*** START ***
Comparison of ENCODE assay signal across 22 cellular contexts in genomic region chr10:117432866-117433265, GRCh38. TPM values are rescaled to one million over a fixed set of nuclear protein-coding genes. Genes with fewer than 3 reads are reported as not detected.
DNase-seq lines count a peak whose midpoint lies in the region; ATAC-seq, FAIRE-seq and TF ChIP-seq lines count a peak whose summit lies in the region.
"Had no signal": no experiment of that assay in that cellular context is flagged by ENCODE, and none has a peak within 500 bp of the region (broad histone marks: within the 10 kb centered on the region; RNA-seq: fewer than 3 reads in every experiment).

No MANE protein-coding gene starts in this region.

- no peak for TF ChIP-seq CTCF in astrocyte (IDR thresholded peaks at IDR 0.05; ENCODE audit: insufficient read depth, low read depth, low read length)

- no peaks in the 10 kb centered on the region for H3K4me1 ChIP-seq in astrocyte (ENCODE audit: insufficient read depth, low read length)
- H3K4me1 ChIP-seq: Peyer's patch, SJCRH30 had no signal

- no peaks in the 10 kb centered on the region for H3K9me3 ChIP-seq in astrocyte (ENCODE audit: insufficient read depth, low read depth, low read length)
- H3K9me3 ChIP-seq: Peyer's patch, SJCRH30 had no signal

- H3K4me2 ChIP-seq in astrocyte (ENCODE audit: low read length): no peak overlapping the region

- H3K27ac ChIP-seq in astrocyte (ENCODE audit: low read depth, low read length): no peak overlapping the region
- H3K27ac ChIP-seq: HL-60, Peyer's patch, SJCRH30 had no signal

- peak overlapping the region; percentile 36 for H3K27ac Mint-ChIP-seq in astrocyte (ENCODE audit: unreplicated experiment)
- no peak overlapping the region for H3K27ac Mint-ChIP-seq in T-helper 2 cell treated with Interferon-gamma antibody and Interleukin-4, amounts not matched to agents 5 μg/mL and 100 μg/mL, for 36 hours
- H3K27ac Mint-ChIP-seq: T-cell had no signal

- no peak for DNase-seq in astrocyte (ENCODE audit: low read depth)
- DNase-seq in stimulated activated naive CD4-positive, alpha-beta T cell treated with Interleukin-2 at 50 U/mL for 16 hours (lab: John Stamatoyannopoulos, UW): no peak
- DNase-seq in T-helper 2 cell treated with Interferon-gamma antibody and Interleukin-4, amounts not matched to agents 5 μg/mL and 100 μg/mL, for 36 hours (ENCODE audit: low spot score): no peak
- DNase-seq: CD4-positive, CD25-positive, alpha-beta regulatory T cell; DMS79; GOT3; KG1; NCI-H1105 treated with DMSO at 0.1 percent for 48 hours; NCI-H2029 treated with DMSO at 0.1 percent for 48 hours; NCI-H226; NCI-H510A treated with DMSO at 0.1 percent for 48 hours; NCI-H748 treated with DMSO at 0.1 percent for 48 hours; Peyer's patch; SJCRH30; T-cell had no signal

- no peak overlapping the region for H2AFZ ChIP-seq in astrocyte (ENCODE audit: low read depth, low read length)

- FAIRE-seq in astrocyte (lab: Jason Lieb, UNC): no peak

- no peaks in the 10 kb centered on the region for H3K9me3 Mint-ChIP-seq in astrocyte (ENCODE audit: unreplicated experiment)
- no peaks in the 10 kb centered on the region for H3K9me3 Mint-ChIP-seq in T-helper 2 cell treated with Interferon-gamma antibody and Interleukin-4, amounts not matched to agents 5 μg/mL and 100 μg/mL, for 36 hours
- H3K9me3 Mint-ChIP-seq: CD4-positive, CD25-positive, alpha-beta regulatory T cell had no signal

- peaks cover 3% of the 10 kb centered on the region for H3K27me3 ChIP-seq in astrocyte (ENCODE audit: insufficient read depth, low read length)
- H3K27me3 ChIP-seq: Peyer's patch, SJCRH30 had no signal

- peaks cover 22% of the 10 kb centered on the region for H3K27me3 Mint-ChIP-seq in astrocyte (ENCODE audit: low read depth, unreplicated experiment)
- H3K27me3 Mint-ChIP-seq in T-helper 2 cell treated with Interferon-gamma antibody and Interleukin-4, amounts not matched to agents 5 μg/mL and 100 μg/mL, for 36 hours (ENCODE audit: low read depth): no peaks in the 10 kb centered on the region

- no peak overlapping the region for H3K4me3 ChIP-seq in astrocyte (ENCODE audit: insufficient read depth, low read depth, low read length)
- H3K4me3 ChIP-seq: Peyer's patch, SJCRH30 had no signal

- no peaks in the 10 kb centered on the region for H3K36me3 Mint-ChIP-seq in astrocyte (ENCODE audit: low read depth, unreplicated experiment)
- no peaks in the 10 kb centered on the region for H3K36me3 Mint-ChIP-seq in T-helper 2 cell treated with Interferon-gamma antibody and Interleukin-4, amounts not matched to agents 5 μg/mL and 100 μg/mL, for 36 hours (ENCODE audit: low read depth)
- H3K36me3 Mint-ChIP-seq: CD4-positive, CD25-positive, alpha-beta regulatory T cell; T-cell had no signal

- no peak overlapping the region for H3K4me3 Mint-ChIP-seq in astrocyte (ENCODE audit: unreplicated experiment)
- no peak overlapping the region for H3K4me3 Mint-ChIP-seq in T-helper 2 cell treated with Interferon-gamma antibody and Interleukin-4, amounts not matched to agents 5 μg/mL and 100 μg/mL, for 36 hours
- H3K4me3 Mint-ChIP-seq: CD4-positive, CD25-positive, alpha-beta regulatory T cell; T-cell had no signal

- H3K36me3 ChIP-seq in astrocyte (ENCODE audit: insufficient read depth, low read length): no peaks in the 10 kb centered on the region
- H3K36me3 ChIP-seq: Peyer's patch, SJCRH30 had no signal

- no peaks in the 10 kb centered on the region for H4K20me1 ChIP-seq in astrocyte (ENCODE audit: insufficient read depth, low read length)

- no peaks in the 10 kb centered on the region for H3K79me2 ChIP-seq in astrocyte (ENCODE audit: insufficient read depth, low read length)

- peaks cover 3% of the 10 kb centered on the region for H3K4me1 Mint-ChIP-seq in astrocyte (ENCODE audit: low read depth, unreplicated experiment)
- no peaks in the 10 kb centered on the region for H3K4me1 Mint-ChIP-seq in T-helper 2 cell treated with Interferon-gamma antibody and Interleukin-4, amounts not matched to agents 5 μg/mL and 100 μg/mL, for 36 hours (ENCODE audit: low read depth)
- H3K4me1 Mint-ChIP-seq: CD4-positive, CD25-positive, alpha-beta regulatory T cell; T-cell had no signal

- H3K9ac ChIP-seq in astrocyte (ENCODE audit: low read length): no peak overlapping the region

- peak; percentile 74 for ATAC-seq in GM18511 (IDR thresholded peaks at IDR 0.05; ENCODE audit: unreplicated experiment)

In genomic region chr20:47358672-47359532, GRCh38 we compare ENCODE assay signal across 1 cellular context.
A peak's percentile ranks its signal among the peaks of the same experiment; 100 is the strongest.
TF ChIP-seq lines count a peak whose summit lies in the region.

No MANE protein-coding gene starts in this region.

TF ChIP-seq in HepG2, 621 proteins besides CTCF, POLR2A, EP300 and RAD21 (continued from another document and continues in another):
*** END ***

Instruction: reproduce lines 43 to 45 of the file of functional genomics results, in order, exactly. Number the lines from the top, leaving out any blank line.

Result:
- H3K4me1 Mint-ChIP-seq: CD4-positive, CD25-positive, alpha-beta regulatory T cell; T-cell had no signal

- H3K9ac ChIP-seq in astrocyte (ENCODE audit: low read length): no peak overlapping the region

- peak; percentile 74 for ATAC-seq in GM18511 (IDR thresholded peaks at IDR 0.05; ENCODE audit: unreplicated experiment)